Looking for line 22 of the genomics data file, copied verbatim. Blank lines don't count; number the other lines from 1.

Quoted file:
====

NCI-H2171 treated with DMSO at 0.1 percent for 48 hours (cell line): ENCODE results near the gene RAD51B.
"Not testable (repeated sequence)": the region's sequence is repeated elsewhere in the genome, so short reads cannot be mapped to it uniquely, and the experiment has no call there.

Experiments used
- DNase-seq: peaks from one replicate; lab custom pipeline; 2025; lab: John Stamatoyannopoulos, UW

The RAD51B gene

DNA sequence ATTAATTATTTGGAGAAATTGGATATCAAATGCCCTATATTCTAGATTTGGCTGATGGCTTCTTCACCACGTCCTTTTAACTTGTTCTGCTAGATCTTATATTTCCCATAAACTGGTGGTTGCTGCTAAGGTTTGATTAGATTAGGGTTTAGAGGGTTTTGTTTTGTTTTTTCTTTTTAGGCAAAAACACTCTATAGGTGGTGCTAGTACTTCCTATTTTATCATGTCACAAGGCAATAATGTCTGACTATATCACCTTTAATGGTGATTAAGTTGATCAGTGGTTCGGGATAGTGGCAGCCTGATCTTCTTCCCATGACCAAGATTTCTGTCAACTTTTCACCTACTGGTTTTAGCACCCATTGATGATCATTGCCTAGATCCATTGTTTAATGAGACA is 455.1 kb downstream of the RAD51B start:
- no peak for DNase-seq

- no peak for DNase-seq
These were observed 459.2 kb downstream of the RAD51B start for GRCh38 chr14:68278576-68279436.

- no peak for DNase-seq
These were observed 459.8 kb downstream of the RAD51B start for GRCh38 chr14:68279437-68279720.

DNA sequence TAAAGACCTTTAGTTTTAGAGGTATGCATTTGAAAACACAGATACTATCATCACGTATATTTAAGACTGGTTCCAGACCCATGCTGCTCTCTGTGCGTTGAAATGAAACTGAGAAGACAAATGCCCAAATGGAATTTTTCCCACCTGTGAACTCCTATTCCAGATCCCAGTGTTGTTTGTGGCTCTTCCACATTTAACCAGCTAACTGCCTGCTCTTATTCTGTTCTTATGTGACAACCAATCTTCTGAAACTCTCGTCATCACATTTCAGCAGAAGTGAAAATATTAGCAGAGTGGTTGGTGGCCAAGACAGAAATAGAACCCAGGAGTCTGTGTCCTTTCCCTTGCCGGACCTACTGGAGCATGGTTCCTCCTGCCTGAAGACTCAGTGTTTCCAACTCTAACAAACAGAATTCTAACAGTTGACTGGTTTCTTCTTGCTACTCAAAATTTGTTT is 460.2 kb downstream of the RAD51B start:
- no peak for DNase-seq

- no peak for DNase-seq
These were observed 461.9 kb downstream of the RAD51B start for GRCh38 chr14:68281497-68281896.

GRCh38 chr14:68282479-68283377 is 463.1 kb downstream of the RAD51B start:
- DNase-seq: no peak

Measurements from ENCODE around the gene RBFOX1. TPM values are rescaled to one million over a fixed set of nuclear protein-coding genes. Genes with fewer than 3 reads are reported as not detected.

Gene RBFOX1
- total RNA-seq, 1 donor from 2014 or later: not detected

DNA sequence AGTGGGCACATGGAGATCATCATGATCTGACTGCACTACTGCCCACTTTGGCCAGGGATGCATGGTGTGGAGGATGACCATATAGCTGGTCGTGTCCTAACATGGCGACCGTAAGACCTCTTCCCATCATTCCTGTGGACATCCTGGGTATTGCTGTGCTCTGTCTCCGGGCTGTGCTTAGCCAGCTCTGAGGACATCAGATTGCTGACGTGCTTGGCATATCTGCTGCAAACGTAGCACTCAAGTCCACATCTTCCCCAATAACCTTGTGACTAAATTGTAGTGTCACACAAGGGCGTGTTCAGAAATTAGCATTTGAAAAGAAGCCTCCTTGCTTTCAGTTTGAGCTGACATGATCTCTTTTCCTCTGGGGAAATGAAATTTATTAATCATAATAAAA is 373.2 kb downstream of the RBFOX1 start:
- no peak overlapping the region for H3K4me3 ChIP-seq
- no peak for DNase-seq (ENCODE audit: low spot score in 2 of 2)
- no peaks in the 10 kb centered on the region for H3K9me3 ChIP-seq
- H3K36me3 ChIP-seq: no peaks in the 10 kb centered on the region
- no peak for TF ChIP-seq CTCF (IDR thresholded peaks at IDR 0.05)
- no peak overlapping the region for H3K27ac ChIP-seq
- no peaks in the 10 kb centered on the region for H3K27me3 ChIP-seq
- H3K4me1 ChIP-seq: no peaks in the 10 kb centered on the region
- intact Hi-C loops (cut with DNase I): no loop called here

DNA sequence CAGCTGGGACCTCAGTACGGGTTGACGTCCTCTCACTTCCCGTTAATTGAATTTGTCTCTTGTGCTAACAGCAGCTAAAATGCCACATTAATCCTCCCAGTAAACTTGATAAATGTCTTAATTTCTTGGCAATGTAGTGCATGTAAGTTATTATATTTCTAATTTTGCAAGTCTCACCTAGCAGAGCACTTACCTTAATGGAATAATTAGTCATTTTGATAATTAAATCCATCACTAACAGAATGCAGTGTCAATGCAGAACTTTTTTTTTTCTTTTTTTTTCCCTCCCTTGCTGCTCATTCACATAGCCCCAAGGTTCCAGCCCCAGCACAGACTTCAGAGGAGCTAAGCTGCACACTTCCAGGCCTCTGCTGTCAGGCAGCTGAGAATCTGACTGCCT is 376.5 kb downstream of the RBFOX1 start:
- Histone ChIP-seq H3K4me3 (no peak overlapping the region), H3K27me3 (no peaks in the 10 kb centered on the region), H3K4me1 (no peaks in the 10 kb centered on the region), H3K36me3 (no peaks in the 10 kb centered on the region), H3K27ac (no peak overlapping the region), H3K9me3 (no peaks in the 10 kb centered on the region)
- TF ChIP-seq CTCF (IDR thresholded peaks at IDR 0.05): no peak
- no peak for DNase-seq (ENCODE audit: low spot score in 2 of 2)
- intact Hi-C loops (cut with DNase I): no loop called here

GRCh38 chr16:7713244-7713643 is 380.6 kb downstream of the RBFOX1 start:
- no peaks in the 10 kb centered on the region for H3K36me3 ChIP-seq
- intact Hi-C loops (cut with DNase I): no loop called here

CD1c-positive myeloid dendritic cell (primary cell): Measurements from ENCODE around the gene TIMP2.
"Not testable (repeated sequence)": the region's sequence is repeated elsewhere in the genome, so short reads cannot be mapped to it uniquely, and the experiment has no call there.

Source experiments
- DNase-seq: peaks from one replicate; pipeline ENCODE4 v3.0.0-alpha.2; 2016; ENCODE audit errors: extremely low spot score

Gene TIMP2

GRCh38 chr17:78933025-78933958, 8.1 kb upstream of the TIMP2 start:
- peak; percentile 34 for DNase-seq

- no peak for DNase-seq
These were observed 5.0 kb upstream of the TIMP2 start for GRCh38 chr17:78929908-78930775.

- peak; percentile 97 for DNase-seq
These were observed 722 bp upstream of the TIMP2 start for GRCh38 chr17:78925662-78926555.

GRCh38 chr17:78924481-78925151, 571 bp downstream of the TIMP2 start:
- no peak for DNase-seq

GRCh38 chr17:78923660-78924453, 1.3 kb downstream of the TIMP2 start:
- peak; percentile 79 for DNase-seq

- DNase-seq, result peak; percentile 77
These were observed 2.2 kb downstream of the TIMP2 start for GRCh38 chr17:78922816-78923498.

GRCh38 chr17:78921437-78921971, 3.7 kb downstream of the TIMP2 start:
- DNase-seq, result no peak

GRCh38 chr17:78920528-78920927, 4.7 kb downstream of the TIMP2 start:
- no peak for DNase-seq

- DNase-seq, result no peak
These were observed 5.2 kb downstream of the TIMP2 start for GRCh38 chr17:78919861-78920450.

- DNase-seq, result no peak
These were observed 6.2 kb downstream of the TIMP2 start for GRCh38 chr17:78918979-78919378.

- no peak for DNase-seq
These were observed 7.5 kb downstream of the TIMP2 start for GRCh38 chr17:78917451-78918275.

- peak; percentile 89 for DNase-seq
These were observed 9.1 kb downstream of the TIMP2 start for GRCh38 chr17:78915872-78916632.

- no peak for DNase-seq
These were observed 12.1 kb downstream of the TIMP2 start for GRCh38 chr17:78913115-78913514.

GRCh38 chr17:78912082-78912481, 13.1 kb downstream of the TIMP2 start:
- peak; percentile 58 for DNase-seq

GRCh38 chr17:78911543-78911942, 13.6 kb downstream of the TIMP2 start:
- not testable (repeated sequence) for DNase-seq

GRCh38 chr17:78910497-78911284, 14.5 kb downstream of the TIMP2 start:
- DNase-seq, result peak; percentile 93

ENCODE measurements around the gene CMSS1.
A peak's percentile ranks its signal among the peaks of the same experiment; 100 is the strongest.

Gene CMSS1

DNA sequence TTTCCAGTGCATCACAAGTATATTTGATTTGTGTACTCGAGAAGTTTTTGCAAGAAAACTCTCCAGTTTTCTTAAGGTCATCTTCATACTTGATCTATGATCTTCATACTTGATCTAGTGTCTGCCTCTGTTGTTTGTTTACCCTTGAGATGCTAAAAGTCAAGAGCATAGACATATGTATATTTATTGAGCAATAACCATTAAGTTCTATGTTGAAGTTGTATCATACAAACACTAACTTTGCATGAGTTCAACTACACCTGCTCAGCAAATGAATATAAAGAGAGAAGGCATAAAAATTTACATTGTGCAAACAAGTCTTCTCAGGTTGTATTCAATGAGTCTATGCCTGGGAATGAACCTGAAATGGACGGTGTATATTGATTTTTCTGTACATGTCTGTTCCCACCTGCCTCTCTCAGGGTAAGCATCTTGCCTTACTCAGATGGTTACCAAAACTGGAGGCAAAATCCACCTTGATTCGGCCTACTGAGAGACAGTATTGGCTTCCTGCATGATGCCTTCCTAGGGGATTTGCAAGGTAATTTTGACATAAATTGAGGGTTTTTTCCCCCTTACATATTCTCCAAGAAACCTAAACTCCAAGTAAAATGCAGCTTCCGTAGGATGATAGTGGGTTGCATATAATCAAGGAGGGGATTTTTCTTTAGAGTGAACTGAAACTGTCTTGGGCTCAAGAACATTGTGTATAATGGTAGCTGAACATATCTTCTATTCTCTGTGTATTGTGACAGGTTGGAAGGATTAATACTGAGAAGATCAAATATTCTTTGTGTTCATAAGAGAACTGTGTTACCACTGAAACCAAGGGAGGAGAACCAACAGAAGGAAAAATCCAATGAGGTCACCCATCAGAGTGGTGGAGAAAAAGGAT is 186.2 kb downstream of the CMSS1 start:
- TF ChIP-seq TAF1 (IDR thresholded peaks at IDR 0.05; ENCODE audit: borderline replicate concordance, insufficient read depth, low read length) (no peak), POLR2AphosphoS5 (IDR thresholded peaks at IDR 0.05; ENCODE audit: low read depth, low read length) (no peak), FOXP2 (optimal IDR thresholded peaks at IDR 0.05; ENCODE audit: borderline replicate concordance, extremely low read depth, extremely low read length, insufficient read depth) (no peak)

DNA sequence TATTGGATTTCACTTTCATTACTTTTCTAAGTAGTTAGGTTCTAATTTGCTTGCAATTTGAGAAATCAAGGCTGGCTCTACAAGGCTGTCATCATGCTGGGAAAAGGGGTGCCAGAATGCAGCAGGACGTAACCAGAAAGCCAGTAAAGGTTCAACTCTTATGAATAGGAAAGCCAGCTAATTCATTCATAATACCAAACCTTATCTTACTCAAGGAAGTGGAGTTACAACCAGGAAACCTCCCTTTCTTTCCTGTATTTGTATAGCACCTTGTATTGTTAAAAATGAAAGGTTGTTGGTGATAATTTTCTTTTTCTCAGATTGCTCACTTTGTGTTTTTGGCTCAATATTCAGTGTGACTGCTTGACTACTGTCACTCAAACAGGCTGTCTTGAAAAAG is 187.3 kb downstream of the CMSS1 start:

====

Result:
- no peak overlapping the region for H3K4me3 ChIP-seq